In Reply to: Jump on the band-wagon posted by ESC on October 24, 2008 at 16:30:
: : I've only just wondered when and where the phrase to 'jump on the band-wagon' - meaning to follow something after it has become successful - started.
: : is it to do with parades and floats?
: Yes. It is a literal term -- a wagon that carries a circus band through town. See //www.phrases.org.uk/meanings/jump-on-the-bandwagon.html
Although doubtless the bandwagons associated with Barnum's circus were gaudy implements of entertainment, they were by no means the only bandwagons to be seen in 19-th and 20th-century America. In many communities, concerts outdoors by bands were the principal form of concerts available, and band concerts were relished. Sousa's band didn't just hang around Washington, DC, but played to large crowds in numerous cities and villages around the country. Some villages had a permanent bandstand in the middle of town, perhaps in a village park, some villages (including the one in which I spent my childhood) had a village bandwagon, which could be moved onto the street when needed for concerts by a local band (often a high school band).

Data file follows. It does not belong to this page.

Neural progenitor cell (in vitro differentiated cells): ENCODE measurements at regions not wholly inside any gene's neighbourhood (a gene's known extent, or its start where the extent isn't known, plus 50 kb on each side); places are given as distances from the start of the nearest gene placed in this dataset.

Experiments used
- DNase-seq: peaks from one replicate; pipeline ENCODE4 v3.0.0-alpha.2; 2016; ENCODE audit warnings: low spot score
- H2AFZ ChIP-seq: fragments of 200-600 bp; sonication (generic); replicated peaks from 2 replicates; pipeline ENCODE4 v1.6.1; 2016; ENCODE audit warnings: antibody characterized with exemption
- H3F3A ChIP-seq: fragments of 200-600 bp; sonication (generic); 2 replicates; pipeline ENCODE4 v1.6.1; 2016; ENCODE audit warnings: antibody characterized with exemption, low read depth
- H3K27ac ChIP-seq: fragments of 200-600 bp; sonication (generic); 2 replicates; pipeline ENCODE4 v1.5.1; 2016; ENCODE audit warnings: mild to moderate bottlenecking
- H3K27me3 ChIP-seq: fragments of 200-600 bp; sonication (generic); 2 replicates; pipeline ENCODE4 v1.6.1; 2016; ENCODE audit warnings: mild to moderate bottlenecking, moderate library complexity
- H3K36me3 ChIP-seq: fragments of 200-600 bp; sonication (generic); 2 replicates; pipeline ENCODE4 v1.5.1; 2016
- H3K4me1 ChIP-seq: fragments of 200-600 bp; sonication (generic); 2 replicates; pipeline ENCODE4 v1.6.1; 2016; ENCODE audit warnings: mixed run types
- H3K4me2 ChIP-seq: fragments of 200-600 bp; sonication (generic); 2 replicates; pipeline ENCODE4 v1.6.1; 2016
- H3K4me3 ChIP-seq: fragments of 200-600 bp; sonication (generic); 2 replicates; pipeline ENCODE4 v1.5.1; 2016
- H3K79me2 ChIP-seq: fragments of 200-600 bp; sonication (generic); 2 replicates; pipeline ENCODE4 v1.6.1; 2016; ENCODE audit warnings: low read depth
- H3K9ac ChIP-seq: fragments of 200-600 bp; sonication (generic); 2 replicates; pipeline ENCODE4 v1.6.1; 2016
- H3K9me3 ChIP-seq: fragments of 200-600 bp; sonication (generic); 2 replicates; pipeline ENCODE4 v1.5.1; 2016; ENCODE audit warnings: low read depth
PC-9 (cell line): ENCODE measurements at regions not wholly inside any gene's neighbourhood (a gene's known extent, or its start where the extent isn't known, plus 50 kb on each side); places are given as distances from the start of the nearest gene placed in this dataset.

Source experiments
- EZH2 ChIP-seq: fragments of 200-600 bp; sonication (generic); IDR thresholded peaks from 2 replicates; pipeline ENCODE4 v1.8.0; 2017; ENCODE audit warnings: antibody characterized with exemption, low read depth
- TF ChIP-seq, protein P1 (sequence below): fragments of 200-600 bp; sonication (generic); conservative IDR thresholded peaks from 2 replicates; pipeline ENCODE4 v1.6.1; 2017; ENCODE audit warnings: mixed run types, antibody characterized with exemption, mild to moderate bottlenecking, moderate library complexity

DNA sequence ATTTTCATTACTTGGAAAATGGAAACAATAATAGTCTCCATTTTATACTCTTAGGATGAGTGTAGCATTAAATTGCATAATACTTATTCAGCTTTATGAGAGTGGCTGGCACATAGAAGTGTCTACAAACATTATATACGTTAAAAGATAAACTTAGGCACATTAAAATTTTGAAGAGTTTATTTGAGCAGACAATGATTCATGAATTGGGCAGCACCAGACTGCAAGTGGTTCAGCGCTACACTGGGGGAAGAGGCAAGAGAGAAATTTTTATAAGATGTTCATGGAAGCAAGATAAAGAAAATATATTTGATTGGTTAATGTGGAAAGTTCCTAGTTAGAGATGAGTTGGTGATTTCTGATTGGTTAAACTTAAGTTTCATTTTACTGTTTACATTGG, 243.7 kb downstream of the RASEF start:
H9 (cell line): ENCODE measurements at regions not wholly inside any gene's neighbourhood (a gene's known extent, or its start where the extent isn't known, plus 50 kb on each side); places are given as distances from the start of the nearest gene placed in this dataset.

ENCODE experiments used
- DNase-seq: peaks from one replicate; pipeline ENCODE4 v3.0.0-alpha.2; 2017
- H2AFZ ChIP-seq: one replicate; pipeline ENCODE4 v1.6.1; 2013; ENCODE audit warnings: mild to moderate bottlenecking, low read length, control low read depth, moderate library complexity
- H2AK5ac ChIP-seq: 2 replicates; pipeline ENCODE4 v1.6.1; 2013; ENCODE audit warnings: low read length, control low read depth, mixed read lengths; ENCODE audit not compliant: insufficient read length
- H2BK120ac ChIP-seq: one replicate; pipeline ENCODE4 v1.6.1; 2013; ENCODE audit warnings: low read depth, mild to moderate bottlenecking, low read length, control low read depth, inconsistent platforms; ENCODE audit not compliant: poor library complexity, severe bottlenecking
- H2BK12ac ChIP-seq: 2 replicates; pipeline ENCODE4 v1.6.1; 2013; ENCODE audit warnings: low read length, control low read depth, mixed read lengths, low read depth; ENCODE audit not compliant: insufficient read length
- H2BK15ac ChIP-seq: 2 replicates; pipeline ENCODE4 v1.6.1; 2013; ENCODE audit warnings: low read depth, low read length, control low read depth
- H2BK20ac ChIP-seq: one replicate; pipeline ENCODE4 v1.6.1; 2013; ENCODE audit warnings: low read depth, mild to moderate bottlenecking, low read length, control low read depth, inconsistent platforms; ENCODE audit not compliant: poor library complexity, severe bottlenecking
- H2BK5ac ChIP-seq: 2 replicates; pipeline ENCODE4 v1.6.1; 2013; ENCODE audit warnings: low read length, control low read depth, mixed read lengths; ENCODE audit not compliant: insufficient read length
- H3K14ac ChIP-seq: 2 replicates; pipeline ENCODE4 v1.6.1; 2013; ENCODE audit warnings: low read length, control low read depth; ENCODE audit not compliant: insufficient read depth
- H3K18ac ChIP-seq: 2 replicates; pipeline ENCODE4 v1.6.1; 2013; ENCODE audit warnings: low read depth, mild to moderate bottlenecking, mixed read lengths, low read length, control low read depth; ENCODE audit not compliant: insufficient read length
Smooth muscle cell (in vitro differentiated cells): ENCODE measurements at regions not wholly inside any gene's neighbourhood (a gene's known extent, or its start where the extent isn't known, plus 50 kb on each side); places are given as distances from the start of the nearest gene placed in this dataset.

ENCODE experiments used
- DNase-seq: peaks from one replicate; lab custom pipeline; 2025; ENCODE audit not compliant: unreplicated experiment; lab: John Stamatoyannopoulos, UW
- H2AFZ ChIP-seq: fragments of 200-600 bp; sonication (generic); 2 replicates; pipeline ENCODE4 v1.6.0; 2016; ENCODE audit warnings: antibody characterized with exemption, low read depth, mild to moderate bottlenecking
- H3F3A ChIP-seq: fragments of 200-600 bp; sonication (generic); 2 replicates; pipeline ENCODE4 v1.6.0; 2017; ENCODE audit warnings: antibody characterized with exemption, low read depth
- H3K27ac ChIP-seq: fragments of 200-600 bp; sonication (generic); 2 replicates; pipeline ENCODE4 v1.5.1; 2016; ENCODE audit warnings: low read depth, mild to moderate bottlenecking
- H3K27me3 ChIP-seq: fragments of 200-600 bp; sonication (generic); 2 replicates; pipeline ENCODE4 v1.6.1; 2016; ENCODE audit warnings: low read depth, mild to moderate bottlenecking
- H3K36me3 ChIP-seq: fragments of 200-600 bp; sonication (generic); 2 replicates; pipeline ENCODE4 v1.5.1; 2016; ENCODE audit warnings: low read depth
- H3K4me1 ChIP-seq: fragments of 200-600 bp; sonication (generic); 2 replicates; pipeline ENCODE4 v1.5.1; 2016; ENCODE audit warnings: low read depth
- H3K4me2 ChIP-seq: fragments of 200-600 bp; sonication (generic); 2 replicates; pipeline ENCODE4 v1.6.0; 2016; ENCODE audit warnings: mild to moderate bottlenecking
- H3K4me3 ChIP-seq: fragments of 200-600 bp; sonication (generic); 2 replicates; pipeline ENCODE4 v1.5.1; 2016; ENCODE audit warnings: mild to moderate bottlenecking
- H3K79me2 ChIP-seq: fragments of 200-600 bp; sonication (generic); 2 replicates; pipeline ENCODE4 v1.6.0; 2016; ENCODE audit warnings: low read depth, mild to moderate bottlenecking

I have heard that some English villages in the last century (and perhaps earlier) were unusually passionate about bands and band music, and I would like to learn more about that from those in the know, if any care to comment.
Of course, if any bandwagons were literally jumped on (which seems doubtful), it was not the static bandstands and bandwagons mentioned here.